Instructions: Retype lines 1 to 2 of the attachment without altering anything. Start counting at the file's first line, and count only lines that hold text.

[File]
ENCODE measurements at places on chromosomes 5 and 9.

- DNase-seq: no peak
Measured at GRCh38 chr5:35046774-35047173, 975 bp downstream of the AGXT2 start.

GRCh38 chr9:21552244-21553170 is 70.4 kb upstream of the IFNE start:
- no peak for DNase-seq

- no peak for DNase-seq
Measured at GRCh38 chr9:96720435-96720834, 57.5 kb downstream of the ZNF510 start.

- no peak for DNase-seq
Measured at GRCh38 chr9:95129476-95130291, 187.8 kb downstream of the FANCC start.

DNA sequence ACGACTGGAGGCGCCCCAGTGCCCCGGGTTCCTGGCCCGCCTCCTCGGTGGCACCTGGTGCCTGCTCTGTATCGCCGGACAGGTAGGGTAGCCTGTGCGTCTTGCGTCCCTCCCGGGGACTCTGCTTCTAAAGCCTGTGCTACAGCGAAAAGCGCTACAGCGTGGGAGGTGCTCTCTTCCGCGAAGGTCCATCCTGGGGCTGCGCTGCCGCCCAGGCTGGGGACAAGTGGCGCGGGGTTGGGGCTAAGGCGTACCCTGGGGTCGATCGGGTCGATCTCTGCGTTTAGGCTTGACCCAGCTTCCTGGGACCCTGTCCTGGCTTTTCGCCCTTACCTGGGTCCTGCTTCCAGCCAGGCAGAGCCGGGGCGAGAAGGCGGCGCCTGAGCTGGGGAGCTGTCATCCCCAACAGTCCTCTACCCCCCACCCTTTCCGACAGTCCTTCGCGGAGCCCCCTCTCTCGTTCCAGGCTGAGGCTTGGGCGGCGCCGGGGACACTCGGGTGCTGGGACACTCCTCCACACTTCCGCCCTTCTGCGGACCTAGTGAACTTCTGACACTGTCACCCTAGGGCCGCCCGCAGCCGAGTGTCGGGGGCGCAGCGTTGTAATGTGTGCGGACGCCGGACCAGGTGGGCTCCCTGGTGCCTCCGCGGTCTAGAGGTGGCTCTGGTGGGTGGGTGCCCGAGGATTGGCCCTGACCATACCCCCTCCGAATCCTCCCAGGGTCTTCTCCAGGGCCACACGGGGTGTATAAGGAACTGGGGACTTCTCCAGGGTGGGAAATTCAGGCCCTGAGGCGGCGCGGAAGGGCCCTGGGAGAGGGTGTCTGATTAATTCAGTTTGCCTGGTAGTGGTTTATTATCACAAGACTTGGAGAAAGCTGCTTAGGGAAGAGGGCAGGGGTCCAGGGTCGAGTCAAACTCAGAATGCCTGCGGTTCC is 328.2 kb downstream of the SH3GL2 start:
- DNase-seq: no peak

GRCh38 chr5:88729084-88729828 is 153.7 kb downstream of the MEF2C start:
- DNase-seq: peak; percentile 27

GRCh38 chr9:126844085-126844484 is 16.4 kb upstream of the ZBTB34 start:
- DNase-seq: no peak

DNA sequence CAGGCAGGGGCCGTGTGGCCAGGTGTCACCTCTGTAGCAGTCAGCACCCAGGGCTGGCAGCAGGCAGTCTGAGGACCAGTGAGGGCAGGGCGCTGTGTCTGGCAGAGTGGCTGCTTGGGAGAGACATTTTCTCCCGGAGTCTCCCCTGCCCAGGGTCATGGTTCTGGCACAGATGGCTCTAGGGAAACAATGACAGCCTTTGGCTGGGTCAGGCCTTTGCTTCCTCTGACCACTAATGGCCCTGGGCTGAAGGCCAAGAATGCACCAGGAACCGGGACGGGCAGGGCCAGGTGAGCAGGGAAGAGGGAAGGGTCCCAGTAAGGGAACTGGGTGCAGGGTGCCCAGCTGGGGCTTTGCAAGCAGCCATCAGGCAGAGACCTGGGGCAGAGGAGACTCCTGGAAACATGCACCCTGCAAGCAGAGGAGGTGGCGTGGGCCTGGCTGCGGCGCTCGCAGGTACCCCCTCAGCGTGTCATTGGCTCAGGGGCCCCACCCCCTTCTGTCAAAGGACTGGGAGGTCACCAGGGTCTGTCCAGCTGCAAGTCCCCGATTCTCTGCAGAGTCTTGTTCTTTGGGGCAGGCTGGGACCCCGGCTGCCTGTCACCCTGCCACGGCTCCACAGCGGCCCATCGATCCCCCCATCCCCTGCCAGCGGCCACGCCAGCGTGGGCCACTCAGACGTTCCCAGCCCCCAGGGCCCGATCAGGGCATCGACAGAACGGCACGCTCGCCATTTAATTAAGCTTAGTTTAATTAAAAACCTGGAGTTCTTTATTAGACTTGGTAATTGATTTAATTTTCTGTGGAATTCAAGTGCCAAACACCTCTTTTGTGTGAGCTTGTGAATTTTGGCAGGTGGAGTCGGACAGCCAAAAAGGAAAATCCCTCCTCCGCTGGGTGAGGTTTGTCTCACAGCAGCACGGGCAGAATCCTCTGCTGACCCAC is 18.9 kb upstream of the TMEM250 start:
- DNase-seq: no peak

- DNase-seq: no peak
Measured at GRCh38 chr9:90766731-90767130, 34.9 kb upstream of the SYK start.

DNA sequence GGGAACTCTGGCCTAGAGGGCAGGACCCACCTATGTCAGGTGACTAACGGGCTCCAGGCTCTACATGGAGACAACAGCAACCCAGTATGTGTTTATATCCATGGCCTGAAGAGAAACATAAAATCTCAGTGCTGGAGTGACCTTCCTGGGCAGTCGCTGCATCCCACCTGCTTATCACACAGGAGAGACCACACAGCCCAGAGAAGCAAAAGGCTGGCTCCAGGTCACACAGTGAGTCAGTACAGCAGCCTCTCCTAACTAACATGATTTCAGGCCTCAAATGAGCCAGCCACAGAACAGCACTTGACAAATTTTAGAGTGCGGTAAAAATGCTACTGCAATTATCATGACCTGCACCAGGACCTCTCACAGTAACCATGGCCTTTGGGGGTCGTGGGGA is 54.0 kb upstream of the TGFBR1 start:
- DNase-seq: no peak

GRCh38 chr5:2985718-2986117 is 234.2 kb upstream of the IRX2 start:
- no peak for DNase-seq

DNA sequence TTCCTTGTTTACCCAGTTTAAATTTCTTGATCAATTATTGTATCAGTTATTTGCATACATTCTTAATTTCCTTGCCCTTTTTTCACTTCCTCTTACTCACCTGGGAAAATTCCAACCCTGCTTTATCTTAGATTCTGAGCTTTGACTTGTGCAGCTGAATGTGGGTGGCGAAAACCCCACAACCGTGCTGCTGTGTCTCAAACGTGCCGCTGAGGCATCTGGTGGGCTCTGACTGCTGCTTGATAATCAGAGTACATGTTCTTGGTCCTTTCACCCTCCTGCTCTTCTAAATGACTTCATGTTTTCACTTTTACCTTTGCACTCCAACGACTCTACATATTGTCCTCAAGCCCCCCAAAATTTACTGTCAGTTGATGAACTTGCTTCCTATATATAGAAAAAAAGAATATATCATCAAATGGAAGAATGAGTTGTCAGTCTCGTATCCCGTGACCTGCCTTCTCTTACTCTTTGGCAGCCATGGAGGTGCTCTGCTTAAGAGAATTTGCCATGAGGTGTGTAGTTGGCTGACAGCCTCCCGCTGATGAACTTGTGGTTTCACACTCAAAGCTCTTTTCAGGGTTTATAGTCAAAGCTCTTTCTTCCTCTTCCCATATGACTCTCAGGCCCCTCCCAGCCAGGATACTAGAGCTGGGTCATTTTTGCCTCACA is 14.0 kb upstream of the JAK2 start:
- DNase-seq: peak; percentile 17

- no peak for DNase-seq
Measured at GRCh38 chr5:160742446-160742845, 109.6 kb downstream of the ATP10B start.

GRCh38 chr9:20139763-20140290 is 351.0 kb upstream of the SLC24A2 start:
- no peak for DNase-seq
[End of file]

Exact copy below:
ENCODE measurements at places on chromosomes 5 and 9.

- DNase-seq: no peak